Sojourner Truth registered her historic image “I sell the shadow to support the substance” with the US Copyright Office in 1864. To me, it’s remarkable that in addition to Sojourner Truth’s famed work as an African-American abolitionist and advocate for women’s rights… she was also a copyright owner.
Back in 1864 when Sojourner Truth registered her image with the US Copyright Office, the copyright laws were different than they are today… and claiming copyright protection involved more formalities. However, the basic principles of copyright protection were the same: controlling the copying, printing, reprinting and publishing of a registered work. Evidently, Sojourner Truth sold copies of her image to raise money for the abolitionist movement. (ie a good motivation to control the use, copying, printing and reprinting of the image with copyright registration).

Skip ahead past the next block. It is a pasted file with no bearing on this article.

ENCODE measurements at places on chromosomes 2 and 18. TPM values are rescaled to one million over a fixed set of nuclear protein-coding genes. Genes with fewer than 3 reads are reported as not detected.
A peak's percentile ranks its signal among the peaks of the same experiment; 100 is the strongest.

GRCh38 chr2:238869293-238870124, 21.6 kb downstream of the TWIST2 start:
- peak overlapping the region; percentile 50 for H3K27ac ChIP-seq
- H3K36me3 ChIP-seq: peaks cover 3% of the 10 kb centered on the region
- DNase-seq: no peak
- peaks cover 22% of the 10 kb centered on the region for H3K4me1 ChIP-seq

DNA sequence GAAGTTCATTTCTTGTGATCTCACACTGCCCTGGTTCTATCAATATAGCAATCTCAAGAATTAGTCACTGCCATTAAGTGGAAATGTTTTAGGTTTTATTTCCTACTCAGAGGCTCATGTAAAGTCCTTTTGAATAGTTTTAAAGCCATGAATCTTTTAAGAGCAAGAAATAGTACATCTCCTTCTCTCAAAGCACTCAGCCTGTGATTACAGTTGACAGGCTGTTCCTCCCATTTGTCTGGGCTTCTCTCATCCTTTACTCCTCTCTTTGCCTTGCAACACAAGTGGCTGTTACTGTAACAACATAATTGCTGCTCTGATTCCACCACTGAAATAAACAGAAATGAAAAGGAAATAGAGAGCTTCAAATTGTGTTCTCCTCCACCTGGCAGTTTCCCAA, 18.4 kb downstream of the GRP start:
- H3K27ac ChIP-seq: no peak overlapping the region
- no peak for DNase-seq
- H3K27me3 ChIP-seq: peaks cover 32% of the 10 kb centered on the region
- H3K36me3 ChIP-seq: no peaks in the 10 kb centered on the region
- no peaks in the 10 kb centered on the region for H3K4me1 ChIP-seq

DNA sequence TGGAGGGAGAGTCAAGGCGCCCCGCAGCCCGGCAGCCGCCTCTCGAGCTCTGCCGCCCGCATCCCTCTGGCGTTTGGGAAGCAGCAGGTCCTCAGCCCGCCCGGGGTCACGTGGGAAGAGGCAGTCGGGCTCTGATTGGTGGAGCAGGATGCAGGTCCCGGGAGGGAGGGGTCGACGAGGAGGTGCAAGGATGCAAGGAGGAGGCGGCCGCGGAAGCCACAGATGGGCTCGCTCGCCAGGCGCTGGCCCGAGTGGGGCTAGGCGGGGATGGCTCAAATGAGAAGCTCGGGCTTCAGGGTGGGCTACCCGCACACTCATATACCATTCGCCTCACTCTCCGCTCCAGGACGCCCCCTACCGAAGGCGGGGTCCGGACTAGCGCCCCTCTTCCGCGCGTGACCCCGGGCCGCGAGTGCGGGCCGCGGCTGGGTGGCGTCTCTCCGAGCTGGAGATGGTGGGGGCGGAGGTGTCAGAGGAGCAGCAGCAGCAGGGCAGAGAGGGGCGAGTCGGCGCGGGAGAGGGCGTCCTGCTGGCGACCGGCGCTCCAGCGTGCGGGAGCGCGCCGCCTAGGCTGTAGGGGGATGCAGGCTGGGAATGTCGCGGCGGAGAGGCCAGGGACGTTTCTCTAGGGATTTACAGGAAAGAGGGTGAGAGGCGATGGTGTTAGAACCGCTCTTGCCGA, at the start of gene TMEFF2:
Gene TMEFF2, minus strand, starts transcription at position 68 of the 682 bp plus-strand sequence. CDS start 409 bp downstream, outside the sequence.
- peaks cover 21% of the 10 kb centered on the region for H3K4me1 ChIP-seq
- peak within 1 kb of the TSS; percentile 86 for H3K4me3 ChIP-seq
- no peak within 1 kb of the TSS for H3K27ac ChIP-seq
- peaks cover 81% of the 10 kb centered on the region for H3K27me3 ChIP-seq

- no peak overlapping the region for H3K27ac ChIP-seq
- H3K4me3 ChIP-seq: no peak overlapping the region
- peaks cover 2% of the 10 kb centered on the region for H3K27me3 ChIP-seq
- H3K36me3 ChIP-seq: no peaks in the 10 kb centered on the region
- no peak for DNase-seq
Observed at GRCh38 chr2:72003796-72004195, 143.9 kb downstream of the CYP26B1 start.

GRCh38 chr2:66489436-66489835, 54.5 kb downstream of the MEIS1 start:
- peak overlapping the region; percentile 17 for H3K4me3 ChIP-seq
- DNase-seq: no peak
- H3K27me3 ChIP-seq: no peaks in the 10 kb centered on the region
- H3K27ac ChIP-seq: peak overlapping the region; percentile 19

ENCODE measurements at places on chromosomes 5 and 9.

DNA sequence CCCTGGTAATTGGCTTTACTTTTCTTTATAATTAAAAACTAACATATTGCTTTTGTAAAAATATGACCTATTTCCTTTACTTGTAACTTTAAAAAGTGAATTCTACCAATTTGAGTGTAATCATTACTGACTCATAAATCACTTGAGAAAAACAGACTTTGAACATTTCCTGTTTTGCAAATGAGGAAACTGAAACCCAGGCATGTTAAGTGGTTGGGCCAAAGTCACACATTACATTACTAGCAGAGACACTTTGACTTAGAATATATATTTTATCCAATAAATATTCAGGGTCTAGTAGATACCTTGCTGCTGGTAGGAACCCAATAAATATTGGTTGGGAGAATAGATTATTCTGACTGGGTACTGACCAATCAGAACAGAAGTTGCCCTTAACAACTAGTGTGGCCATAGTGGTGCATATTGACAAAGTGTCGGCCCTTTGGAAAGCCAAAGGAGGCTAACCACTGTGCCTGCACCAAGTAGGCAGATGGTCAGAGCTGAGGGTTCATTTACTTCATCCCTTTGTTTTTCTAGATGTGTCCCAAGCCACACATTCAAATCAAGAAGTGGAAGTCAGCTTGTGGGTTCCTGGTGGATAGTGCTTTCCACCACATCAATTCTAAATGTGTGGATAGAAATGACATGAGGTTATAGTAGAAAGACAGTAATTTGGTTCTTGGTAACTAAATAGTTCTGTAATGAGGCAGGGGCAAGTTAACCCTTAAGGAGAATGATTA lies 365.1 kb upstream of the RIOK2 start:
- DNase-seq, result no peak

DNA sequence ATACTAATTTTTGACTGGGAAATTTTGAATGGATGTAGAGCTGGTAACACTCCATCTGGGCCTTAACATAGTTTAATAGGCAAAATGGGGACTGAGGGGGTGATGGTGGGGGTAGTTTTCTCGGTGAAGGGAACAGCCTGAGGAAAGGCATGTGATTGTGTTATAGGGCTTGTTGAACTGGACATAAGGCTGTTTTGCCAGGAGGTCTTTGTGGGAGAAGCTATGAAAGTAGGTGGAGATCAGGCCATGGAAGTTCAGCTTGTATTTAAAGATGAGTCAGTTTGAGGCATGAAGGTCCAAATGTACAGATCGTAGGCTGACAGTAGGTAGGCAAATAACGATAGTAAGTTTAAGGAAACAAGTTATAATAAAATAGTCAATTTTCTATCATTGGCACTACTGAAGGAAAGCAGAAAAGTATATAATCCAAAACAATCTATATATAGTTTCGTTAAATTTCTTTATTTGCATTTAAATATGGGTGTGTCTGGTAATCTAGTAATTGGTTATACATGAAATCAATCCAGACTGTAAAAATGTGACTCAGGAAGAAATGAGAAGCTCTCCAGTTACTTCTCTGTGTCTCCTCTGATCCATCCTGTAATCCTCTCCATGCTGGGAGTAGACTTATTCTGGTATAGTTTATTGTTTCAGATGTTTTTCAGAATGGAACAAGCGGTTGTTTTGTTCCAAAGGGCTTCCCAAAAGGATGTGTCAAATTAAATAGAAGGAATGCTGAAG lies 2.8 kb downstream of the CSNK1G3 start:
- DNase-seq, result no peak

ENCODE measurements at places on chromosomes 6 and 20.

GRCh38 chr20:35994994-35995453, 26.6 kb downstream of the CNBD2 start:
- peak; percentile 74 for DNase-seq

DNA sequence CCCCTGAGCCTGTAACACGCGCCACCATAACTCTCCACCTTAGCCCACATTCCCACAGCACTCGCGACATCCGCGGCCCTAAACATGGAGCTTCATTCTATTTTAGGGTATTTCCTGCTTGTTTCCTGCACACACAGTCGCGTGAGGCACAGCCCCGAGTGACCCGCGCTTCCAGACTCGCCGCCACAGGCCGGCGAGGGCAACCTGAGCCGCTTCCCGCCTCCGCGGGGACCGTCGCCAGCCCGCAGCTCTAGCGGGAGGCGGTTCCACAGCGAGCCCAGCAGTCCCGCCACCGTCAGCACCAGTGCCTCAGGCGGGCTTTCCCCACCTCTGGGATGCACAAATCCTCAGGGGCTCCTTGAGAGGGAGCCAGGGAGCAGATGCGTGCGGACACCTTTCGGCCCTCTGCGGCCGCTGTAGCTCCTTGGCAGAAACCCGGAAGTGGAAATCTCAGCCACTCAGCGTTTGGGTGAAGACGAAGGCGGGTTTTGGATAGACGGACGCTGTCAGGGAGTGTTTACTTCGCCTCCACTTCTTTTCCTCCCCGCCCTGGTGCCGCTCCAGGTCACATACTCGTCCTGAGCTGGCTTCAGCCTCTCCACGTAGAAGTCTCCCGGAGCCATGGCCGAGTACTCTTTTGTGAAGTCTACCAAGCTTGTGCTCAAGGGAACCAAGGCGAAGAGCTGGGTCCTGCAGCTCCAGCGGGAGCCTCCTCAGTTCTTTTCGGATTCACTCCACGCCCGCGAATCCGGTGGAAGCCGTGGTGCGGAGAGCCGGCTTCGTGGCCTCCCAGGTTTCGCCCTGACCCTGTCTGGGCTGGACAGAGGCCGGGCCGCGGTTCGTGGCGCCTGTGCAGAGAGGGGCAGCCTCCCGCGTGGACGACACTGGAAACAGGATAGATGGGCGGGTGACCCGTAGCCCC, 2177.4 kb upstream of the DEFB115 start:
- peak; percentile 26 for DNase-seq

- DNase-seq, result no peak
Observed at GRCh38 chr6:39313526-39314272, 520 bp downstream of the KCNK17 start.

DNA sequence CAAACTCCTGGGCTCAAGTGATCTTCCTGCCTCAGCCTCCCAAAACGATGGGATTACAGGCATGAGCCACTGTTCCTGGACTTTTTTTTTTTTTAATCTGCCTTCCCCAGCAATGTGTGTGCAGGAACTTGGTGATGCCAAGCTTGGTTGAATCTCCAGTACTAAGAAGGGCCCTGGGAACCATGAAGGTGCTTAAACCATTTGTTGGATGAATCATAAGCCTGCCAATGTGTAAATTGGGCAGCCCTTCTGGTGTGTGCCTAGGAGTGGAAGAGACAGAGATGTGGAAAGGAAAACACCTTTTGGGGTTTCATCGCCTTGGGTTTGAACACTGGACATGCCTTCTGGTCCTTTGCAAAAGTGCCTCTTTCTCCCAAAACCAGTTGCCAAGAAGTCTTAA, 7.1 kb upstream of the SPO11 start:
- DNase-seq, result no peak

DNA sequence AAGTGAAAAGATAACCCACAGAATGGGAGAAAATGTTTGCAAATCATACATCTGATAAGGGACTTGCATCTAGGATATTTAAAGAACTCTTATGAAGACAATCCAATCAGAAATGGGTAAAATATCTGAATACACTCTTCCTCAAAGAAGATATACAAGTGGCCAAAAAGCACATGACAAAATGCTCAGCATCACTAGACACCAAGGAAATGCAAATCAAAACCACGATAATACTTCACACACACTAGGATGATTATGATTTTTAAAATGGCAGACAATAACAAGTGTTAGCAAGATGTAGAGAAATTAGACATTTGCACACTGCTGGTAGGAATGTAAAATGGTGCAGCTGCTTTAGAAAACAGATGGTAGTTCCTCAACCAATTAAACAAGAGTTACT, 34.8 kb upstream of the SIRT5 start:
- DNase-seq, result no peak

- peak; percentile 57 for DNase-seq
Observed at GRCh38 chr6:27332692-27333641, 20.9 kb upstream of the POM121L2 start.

While I have always held Sojourner Truth in high regard for her historic advocacy work, I’m adding copyright owner to the list of her heroic acts.
(The copyright notice on Sojourner Truth’s historic image caught my eye while visiting a recent exhibition of Civil War Photography at the Metropolitan Museum of Art).
See also, www.nps.gov/wori/historyculture/sojourner-truth.htm; US Copyright Act of 1790 at www.copyright.gov/history/1790act; www.loc.gov/pictures/item/98501244/; @iplegalfreebies and www.kasterlegal.com.
BY: Vanessa Kaster, Esq., LL.M.
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